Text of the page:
In the event of a loss of power through generator converter 101 or from DC link capacitor 105, or damage of hub pitch controller, for example, by a lightning strike or power surge from the utility grid 124, the pitch controller 141 can park the blades into a pitch that is safe for the wind turbine.

FIG. 4 shows a system 400 that includes three assemblies 401, 402 and 403 that each provides two sources of pitch control backup. Each of these assemblies is connected to a wind turbine blade 422. Each backup assembly 401, 402, 403 is connected to the common DC bus 410. The DC bus 410 is connected to a central storage capacitor 415, which in some embodiments is the same as capacitor 105 described herein. A converter 420 connects the DC bus to a source 425. The source 425, in some embodiments, is the utility grid or the power converters (e.g., 101 or 102) described above. As the assemblies 401, 402, 403 are the same only assembly 401 will be described in detail for ease of illustration with the understanding that same features are applicable to each assembly. A converter 431 connects the DC bus 410 to a motor 433. The motor 433 turns a gear system 435 that is attached to the base of the wind turbine blade 422. The gear system 435 is positioned at the hub of the wind turbine. The motor 433 is controlled, for example, by a controller in electrical unit 20, to position the blade 422 at a desired pitch.

A mechanical power source 437, illustrated as a spring in FIG. 4, is connected to the gear system 435. The mechanical power source can thusly provide motive force to the gear system to change the pitch of the blade 422. The mechanical source 437 can also drive the motor 433 through gear system 435 to generate electrical power that could be stored in a battery or capacitor 415. While illustrated as a spring, the mechanical power source 437 can be other non-electrical power sources such as pressurized fluids to drive the gear system or generate electrical power. The mechanical power source 437 is held in a state that stores electrical energy when the wind turbine is operating under normal conditions. The mechanical source 437 may have an electrical actuator that holds the mechanical source in an energy storage position until the power is interrupted, then the actuator is deactivated to release the energy stored in the source 437. The assembly 401 thus provides at least two sources of backup blade pitch control with different forms of power. One of these power sources is non-electrical so that the blades can be positioned in a safe, park position in the event of a power failure any where within the electrical system, i.e., from the load, utility grid, converters, electrical energy storage devices, buses, or motors.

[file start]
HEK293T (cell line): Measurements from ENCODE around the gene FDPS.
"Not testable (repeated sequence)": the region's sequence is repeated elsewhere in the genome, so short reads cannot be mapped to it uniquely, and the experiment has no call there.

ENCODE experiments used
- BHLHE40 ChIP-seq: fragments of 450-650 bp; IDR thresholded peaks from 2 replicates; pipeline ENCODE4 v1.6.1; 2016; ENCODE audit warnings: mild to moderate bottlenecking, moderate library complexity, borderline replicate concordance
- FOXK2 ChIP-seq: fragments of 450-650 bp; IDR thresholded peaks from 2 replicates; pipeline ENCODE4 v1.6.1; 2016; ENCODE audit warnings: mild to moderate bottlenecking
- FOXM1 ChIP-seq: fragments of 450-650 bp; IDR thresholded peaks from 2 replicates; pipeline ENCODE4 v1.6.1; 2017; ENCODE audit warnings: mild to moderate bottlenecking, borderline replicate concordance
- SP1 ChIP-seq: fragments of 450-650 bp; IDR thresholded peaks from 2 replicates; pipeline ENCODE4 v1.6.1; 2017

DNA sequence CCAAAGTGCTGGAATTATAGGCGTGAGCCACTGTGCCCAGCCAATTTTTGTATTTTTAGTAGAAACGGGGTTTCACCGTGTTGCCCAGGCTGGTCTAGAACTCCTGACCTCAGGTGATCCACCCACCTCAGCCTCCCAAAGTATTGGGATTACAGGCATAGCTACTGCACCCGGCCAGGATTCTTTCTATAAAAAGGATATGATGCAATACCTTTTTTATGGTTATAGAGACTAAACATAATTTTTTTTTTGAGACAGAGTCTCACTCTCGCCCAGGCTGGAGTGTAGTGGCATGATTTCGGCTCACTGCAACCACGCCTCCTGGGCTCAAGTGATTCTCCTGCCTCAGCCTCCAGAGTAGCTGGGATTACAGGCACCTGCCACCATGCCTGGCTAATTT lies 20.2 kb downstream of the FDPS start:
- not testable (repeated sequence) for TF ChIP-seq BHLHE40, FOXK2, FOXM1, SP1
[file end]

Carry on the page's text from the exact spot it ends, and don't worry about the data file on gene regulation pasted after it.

In normal, uninterrupted operation the source 425 powers the motor through the converter 420, DC bus 410 and converter 431. The motor can be a stepper motor, dc motor or ac motor controlled by the converter 431. When the AC source 425 experiences a power failure or is otherwise disconnected from the wind turbine without adequate time to safely shut down and park the blades in their safe pitch position, the electrical energy storage device, e.g., capacitor 415 or a battery, provides power to the motor 433 to safely pitch the blades. In other types of emergency situations, the electrical power is not available to the motor or the motor control is off line, then the pitch control assembly has a further non-electrical backup pitch control. The mechanical power source 437 is enacted to drive the gear system 435 to move the blades into a safe, pitch position, which can be referred to as a zero position or park position. The mechanical power source 437 typical only has one direction of movement. Accordingly, it is biased to move the blade into the park position.